Originally Posted by Hiro
Mannheim Germany is the one I remember offhand, and it was a slam dunk final win. With the caveat that a ruling in court A still gets subject to the full appeals process. An injunction is final after the fact, that wasn't a preliminary injunction.http://fosspatents.blogspot.com/2012...n-against.html
The other one I think was actually just slide-to-unlock surviving attempts by Samsung to have it tossed, so it wouldn't be final yet, but looking positive. Apparently an expected ruling is in two weeks (16 March), in the same court. Precedent anyone???
The patent's validity hasn't yet been challenged in the German court (AFAIK), and was not really a consideration in the Mannheim ruling. For the sake of an injunction the German court cared more that a patent had been issued. Whether the patent was actually valid to begin with was not their concern at the moment. There's a reason these guys go to the German courts to file for injunctions. Do you see Apple filing the same patent infringement claim in any other EU country? France or GB? Perhaps even Italy? IMHO Apple is concerned that the patent could be ruled invalid and isn't willing to take that chance, at least yet.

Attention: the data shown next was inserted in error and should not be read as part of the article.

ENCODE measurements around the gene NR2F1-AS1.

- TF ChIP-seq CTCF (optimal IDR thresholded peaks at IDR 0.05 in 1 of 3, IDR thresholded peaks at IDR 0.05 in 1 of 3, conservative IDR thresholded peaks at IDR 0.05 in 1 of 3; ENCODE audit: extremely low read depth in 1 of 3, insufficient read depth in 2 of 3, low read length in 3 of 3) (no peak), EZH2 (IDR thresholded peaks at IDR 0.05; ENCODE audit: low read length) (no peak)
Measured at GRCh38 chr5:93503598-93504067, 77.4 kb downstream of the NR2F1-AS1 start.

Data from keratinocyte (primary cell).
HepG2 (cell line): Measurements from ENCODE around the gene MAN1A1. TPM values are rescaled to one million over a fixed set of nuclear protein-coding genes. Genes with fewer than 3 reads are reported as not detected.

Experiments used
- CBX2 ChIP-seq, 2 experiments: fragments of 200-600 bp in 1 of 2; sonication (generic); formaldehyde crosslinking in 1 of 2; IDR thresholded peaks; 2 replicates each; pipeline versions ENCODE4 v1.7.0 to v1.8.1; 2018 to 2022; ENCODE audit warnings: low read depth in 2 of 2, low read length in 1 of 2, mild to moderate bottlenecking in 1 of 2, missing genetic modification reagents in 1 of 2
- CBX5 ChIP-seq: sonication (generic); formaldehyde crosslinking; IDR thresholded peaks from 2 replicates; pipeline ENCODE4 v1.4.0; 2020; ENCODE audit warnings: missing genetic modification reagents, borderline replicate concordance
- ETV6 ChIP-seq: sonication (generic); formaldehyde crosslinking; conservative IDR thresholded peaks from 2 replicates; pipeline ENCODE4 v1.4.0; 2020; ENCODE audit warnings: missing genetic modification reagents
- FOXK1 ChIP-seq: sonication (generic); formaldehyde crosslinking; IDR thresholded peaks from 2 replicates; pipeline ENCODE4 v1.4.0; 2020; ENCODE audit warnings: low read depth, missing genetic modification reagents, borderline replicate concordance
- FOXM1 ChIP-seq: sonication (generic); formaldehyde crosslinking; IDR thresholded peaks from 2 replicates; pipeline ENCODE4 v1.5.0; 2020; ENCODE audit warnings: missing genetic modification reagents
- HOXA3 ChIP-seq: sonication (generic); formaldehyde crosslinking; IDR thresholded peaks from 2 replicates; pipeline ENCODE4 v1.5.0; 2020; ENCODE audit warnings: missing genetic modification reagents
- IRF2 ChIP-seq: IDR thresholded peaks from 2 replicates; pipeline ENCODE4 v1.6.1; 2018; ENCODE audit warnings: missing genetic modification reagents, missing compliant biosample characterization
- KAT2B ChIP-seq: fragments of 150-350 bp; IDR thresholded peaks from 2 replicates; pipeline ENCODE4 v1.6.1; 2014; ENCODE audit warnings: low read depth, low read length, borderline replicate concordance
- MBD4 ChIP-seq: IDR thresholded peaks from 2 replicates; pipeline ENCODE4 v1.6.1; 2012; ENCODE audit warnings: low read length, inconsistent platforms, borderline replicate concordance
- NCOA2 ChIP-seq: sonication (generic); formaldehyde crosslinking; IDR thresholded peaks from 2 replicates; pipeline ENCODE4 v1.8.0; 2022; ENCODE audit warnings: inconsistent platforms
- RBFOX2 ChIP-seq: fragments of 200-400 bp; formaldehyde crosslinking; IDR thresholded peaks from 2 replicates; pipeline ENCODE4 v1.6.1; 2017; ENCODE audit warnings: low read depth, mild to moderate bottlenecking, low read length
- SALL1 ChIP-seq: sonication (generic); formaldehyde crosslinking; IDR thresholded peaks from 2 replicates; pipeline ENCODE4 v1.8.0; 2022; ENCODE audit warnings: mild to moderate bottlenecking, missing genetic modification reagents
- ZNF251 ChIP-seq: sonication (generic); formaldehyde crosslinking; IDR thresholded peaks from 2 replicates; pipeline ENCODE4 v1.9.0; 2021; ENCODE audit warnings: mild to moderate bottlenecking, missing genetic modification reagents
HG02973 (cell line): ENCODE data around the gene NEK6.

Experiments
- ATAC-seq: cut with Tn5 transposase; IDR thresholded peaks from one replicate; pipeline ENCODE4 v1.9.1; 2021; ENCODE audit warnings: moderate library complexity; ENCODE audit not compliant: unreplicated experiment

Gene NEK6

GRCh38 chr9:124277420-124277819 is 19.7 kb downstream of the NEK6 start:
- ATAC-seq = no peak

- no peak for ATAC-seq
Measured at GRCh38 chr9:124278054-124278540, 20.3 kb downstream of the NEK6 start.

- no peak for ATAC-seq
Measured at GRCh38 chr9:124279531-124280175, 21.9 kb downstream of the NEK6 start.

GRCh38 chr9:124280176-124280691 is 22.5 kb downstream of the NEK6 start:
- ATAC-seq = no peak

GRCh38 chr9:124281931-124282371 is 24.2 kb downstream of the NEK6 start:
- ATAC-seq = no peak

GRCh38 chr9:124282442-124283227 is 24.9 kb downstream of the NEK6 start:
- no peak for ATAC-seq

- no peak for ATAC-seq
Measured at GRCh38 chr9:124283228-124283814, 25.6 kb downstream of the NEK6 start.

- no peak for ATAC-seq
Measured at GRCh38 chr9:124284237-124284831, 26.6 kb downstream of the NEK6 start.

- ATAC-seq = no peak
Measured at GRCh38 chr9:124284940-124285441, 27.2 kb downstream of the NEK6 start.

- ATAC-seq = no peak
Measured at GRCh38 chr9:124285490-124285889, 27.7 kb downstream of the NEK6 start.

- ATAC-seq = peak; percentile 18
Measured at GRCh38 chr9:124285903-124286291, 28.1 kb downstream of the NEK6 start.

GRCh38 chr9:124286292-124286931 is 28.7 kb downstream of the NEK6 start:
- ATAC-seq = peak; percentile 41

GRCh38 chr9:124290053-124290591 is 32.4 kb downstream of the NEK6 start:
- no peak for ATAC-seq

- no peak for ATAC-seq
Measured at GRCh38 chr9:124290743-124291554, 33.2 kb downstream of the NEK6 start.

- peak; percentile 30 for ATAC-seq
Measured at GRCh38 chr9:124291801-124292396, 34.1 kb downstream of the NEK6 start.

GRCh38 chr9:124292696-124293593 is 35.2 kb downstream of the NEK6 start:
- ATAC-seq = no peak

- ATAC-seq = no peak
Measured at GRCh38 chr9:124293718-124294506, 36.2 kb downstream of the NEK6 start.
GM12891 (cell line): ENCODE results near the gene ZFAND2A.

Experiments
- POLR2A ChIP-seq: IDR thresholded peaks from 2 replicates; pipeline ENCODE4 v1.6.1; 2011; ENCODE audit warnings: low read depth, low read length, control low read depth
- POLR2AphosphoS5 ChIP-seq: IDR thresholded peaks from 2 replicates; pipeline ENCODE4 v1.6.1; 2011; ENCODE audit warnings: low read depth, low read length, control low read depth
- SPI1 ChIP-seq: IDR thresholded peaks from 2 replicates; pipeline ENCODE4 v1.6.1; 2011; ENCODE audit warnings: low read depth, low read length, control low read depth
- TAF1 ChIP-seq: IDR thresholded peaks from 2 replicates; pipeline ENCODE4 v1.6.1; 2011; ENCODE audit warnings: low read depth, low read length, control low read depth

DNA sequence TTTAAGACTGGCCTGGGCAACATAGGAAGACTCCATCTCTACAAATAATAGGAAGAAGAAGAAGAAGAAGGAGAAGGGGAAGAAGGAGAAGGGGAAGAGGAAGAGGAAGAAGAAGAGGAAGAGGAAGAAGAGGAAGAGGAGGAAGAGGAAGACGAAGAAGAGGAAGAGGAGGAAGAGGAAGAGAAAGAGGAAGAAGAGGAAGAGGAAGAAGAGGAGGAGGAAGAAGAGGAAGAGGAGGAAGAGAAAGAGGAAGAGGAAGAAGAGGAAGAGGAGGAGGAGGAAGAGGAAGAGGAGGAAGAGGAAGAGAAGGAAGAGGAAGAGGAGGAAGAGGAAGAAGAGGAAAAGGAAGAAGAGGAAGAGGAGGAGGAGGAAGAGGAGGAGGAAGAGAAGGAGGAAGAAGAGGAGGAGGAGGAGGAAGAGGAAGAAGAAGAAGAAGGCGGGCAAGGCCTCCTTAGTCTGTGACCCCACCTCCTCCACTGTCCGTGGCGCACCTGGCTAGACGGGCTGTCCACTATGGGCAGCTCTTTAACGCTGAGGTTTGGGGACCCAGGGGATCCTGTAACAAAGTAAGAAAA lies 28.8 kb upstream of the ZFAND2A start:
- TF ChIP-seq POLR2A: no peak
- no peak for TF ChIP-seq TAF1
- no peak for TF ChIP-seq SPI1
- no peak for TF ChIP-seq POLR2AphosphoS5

If I understood correctly Apple could have blocked the import of Samsung Tab's throughout Europe if they had been able convince the Dutch court that their slide-to-lock patent was probably good. That court used different standards and considered the argument differently than in Germany, and in a setback for Apple said the patent was obvious, trivial and had prior art. For those reasons the Dutch judge said in official court docs that the patent was probably invalid.
EDIT: FOSSPatents is reporting this morning that Apple's Slide-to unlock patent infringement claim against Samsung has been tossed out. That still leaves a German utility model claim
to be decided.
The more I read about German legal filings the more I see how different that country is from the rest of Europe. Now a utility model? It's quite differnt from EU patent filings. The first thing I see is that if the prior art (Neonode for instance) didn't originate in Germany, then it won't be considered under a German Utility Model. Curiouser and curiouser. . .http://www.abitz.de/En/GermanUtilityModels